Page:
Mitt Romney has positioned himself as a defender of the hardworking job creators who have been rightfully well-rewarded for their efforts -- wealthy people that lefties deride as undeserving nepotism cases who think they're better than you. "I started new businesses and turned around broken ones -- and I am not ashamed to say that I was very successful at it," Romney said at CPAC in February, to huge cheers. But two people close to Romney make the case so easy for those lefties and their "envy economics." One is Edward Conard, who worked for Romney at Bain Capital, set up a mysterious entity so he could donate $1 million to Romney's superPAC, and has written a book arguing that income inequality is a good thing, and should be wider, so more people are encouraged to take big risks. The other is Romney's son Tagg, whose Solamere Capital private equity firm is very successful in part because he was able to pull so many investors from the donor list of his dad's 2008 campaign.

Edward Conard has spent the last four years writing a book "he hopes will forever change the way we view the superrich’s role in our society," Adam Davidson writes for next Sunday's New York Times Magazine. In Unintended Consequences: Why Everything You’ve Been Told About the Economy Is Wrong, Conard argues that the gap between the superrich and the rest is a sign of a healthy economy, but if we had a healthier one, it would be bigger. That would provide more incentives for "art-history majors," as he derisively calls them, to stop fooling around with pointless pursuits and get to innovating. Conard told Davidson, "When I look around, I see a world of unrealized opportunities for improvements, an abundance of talented people able to take the risks necessary to make improvements but a shortage of people and investors willing to take those risks. That doesn’t indicate to me that risk takers, as a whole, are overpaid. Quite the opposite."

On most issues, Conard "offers deep and well-argued analyses," Davidson says, except when it comes to the idea that the superwealthy can use their influence to get favorable treatment from the government, which discourages innovation. Davidson writes, "on this one he resorted to anecdotes and gut feelings." He never felt excluded from opportunity, Conard says. One of Romney's economic advisers, Glenn Hubbard, told Davidson, "Ed ought to be more concerned about crony capitalism."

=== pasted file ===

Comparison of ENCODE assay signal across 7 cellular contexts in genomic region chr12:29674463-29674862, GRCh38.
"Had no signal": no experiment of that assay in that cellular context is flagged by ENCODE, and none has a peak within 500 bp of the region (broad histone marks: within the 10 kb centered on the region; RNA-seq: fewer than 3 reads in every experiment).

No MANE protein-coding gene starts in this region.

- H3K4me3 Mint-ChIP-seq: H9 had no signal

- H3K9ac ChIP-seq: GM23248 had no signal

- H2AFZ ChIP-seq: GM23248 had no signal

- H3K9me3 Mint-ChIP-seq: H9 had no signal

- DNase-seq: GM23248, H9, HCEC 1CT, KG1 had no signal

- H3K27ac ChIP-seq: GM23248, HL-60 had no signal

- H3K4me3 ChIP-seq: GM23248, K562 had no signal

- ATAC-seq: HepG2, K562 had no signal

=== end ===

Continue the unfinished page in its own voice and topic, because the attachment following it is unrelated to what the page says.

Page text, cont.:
Which is why another story in the Times is so interesting: Michael Luo and Julie Creswell explain how Romney's eldest son, Tagg, broke into the private equity business in February 2008, just after his dad quit running for president the first time. Tagg started Solamere Capitol with Spencer Zwick, the top fundraiser for Romney '08. The ties between Tagg's business and Romney's fundraising are extensive. There are the investors: John Miller (an early investor in the firm and national finance co-chair for Romney '08), Scott Frantz (Solamere investor who raised money for Romney '08 and Romney '12), Mark Chapin Johnson (Solamere investor who donated $73,000 to pro-Romney PACs in 2006), Meg Whitman (Solamere investor and national finance co-chair of Romney '08), Matt Blunt (Solamere senior adviser and a former Missouri governor who supported Romney '08). There are the employees: Zwick and Tagg Romney, plus Mason Fink (Zwick's deputy on the campaign who joined Solamre and then left for Romney's 2012 campaign), Laura Coleman (director of donations for Romney '08, then worked for Solamere), Kaitlin O'Reilly (coordinated finance events for a Romney PAC and researched investors for Solamere).

Tagg Romney told The Times, "We don’t want to get the campaign mixed up with other things… We’ve done our best to separate the two, because they’re separate." SEC filings show the firm will get $16.8 million in fees over its first six years, which is pretty impressive, The Times reports:

Yet, several private equity executives said that what the Solamere partners accomplished — given the tough economy and their limited experience — would have been nearly impossible without their connections. Antoine Dréan, founder of Triago, which raises money for private equity firms, said that given Mitt Romney’s success at Bain, “even without the politics attached to it, the name opens doors.”

A couple weeks ago, New York's Jonathan Chait wrote that Romney had subtly given away a core conservative message: that they want equality of opportunity, just not equality of outcome. When President Obama said he hadn't been born with a silver spoon in his mouth, Romney said, "I’m certainly not going to apologize for my dad and his success in life." Usually, as noted above, Romney just refuses to apologize for his own success -- inequality of outcome. But by defending his privileged upbringing, he was defending inequality of opportunity, too. Romney's son's success is inextricably linked to his father's. Tagg would probably argue that he's been handsomely rewarded for all his hard work, and Conard would probably argue that Tagg's success doesn't prevent an art history major from competing for that money. But it makes it awkward for Romney to make the case that he's in favor of equality of opportunity.